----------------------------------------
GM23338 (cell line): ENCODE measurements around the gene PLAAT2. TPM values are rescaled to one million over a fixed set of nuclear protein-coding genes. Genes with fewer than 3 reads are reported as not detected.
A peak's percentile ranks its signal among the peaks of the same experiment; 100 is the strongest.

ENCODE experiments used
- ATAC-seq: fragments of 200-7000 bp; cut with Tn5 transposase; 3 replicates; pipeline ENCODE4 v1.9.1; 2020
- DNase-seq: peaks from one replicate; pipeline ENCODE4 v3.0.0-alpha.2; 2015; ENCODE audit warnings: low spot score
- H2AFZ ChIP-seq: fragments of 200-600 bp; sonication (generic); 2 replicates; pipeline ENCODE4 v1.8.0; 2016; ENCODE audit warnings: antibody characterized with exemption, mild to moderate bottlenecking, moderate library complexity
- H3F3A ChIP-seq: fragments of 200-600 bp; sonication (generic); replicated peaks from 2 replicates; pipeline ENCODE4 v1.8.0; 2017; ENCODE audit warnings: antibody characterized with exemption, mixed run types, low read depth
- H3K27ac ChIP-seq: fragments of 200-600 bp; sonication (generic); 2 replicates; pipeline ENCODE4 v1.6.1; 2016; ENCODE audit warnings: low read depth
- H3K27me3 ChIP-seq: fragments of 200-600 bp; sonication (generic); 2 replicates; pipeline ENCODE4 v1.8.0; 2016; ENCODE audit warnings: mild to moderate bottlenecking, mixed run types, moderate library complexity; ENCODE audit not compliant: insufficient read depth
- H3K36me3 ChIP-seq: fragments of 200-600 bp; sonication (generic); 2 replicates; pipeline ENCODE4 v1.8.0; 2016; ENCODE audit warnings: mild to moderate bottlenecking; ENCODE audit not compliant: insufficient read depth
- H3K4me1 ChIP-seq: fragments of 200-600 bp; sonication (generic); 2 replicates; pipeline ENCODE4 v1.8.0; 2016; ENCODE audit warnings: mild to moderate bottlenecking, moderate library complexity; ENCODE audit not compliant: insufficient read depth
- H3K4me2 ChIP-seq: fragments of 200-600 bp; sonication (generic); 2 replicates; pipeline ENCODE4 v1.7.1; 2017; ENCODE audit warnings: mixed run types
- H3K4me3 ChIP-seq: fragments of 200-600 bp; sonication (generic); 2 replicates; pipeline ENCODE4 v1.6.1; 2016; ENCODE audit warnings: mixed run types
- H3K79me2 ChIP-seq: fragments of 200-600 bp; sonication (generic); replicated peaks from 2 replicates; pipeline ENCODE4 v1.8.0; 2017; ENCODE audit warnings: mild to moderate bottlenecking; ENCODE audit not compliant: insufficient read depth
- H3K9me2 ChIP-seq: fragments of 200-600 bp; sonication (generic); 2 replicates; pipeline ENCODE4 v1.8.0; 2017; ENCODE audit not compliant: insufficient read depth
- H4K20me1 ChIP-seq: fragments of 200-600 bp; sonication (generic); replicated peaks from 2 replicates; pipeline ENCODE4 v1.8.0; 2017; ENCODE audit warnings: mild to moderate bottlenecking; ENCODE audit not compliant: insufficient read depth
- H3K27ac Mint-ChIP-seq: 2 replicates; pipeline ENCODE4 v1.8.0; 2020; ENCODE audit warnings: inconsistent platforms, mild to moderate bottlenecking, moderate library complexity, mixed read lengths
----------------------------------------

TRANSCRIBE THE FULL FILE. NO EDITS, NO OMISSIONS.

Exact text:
GM23338 (cell line): ENCODE measurements around the gene PLAAT2. TPM values are rescaled to one million over a fixed set of nuclear protein-coding genes. Genes with fewer than 3 reads are reported as not detected.
A peak's percentile ranks its signal among the peaks of the same experiment; 100 is the strongest.

ENCODE experiments used
- ATAC-seq: fragments of 200-7000 bp; cut with Tn5 transposase; 3 replicates; pipeline ENCODE4 v1.9.1; 2020
- DNase-seq: peaks from one replicate; pipeline ENCODE4 v3.0.0-alpha.2; 2015; ENCODE audit warnings: low spot score
- H2AFZ ChIP-seq: fragments of 200-600 bp; sonication (generic); 2 replicates; pipeline ENCODE4 v1.8.0; 2016; ENCODE audit warnings: antibody characterized with exemption, mild to moderate bottlenecking, moderate library complexity
- H3F3A ChIP-seq: fragments of 200-600 bp; sonication (generic); replicated peaks from 2 replicates; pipeline ENCODE4 v1.8.0; 2017; ENCODE audit warnings: antibody characterized with exemption, mixed run types, low read depth
- H3K27ac ChIP-seq: fragments of 200-600 bp; sonication (generic); 2 replicates; pipeline ENCODE4 v1.6.1; 2016; ENCODE audit warnings: low read depth
- H3K27me3 ChIP-seq: fragments of 200-600 bp; sonication (generic); 2 replicates; pipeline ENCODE4 v1.8.0; 2016; ENCODE audit warnings: mild to moderate bottlenecking, mixed run types, moderate library complexity; ENCODE audit not compliant: insufficient read depth
- H3K36me3 ChIP-seq: fragments of 200-600 bp; sonication (generic); 2 replicates; pipeline ENCODE4 v1.8.0; 2016; ENCODE audit warnings: mild to moderate bottlenecking; ENCODE audit not compliant: insufficient read depth
- H3K4me1 ChIP-seq: fragments of 200-600 bp; sonication (generic); 2 replicates; pipeline ENCODE4 v1.8.0; 2016; ENCODE audit warnings: mild to moderate bottlenecking, moderate library complexity; ENCODE audit not compliant: insufficient read depth
- H3K4me2 ChIP-seq: fragments of 200-600 bp; sonication (generic); 2 replicates; pipeline ENCODE4 v1.7.1; 2017; ENCODE audit warnings: mixed run types
- H3K4me3 ChIP-seq: fragments of 200-600 bp; sonication (generic); 2 replicates; pipeline ENCODE4 v1.6.1; 2016; ENCODE audit warnings: mixed run types
- H3K79me2 ChIP-seq: fragments of 200-600 bp; sonication (generic); replicated peaks from 2 replicates; pipeline ENCODE4 v1.8.0; 2017; ENCODE audit warnings: mild to moderate bottlenecking; ENCODE audit not compliant: insufficient read depth
- H3K9me2 ChIP-seq: fragments of 200-600 bp; sonication (generic); 2 replicates; pipeline ENCODE4 v1.8.0; 2017; ENCODE audit not compliant: insufficient read depth
- H4K20me1 ChIP-seq: fragments of 200-600 bp; sonication (generic); replicated peaks from 2 replicates; pipeline ENCODE4 v1.8.0; 2017; ENCODE audit warnings: mild to moderate bottlenecking; ENCODE audit not compliant: insufficient read depth
- H3K27ac Mint-ChIP-seq: 2 replicates; pipeline ENCODE4 v1.8.0; 2020; ENCODE audit warnings: inconsistent platforms, mild to moderate bottlenecking, moderate library complexity, mixed read lengths